There are people writing grants throughout the nonprofit world with degrees in business, social work, nursing, psychology, etc., and even many who didn't. I once ran a grant-writing program with a 2-year college diploma that was the US equivalent of an Associates degree. Nobody asked or was concerned with my credentials, but they were interested in my history of results.
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  9. SteveFoerster

    SteveFoerster Resident Gadfly Staff Member

    If your goal is grant writing, are you sure this shouldn't be on your list?
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  10. Johann

    Johann Well-Known Member

    It's $460 a credit hour x 30 + $16 tech. fee per cr. hr. Books bring it to $15K exclusive of any other fees. Is this a great value? I think grant writing is something a person might need to learn - and use in their main career, or maybe a side-gig with a non-profit. Some fine jobs associated with the need for grant writers - ones in which you can do some good - but beware: the pay often sucks.

    To me - it's an added skill - not best as a career itself. Value a degree in it accordingly. Maybe a non-degree approach is valid here.
    Last edited: Dec 27, 2020
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  11. Johann

    Johann Well-Known Member

    Look at the types of jobs listed for this career by the University itself in the degree ad. You'll see what I mean about pay. Some of them don't have much of a demand either. If I really wanted to learn this - I would not likely do so through this program. It's a gamble and the stakes are $15K plus. (And my time - which is I'm not in that league. Show me something cheaper.

    If I needed one, I could get an AACSB MBA for half that. (Georgia Southwestern). And their might - just might - be a good-paying job at the end. My take: if you can write, you can learn to write grant proposals without a degree in it.

    If you can't write - even a degree might not help.
    Last edited: Dec 27, 2020
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  12. Maniac Craniac

    Maniac Craniac Moderator Staff Member

    Thank you for all of your responses. I'll try to address the suggestions and points that you all have made.

    Human Relations is different from Human Resources, even though it sounds similar.

    Applied Linguistics is a writing intensive field of study, but is not in and of itself a writing degree. Also, Applied Linguistics is something I already "do".

    I can't do the Concordia degree because my current employer will not pay for it. It's not closely related enough to either my job, or any job I might have for them in the future. Language, communication, management and health sciences are the ones I can best justify.

    I'm aware that there are a plethora of different types of degrees that grant writers hold, and that a track record of success is significantly more important than any degree. I have a plan on how to get myself started that I think is a pretty decent one. It includes taking grant writing courses, starting with some free ones, and building my way up to certificates and/or certification and taking jobs for little or no pay until I start hitting impressive numbers.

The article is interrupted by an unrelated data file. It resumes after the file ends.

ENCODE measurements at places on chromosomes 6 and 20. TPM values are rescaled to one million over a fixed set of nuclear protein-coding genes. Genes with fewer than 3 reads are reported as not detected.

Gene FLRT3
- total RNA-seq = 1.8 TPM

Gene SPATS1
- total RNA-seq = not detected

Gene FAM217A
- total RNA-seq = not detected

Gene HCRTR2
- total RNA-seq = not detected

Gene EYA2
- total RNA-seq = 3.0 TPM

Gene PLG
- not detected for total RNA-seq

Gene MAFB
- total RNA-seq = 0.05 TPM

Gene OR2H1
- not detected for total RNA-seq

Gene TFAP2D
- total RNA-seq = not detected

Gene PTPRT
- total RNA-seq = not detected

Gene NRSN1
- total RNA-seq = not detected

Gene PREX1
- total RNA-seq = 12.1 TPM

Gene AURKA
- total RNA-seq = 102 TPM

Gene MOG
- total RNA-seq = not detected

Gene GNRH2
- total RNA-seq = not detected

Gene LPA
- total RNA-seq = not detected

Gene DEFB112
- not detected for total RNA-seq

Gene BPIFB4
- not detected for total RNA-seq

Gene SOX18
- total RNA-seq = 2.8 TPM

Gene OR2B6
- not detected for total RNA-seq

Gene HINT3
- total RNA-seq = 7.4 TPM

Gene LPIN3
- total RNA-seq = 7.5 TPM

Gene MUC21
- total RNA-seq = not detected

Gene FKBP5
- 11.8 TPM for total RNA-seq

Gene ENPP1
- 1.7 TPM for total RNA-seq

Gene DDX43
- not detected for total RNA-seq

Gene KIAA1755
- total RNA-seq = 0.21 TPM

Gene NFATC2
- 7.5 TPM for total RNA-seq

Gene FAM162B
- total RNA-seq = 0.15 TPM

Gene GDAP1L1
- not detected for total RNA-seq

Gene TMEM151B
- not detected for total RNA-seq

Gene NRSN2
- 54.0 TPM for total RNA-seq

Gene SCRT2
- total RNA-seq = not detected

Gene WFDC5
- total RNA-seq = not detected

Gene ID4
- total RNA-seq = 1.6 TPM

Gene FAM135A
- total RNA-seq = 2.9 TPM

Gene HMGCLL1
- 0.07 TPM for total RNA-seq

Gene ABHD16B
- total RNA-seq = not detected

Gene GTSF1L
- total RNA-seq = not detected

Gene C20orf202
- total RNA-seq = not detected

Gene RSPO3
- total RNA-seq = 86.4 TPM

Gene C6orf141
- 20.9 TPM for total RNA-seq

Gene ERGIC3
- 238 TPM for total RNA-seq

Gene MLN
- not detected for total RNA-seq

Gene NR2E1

Also, grant writing is not my #1 goal at this point, I just really like the idea of it. It's one of a few things I'm trying out, to see what I like and see what sticks. I'm just wondering if one degree lends itself better to the cause than another. Especially someone who's just about to start out and may need an extra umph to be noticed. It's among a large number of considerations I have running through my mind. If it made a difference, it could be a factor that tips the decision in favor of one or the other.
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  13. Dustin

    Dustin Well-Known Member

    Would a certificate or degree in nonprofit management be covered by your employer - or maybe an MBA in Nonprofit Management? There are a few out there.

    If you work in the for-profit world right now and don't have experience in the nonprofit sector (maybe you do), then those nonprofit management courses would improve your grantwriting by helping you understand how to craft a compelling narrative and the challenges that nonprofits experience. Additionally, you might be able to take a grant writing course during the degree which would give you a head start on your professional development.

    Touro offers an MBA with a concentration in nonprofit management for $18K (3 courses out of the 12): No grant-writing courses included though.

    I really enjoy writing grants. I also really enjoy doing program evaluations. I might move into a consulting-type role in the future. I've got a particular specialty in writing Social Return on Investment (SROI) analyses, which helps write better grants when you can demonstrate that for each $1 a funder provides you, you generate $X dollars of value, or save another system (health system, police/EMS, other less efficient charities, etc.) a certain amount of money.
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  14. Maniac Craniac

    Maniac Craniac Moderator Staff Member

    There are two questions I asked myself today, and they both led me to the same place. First- what degree, of any degree, has the widest amount of applicability to everything I have set myself out to do? Second - what degree, of any degree, would make me feel the most confident if I had to start a new career from scratch?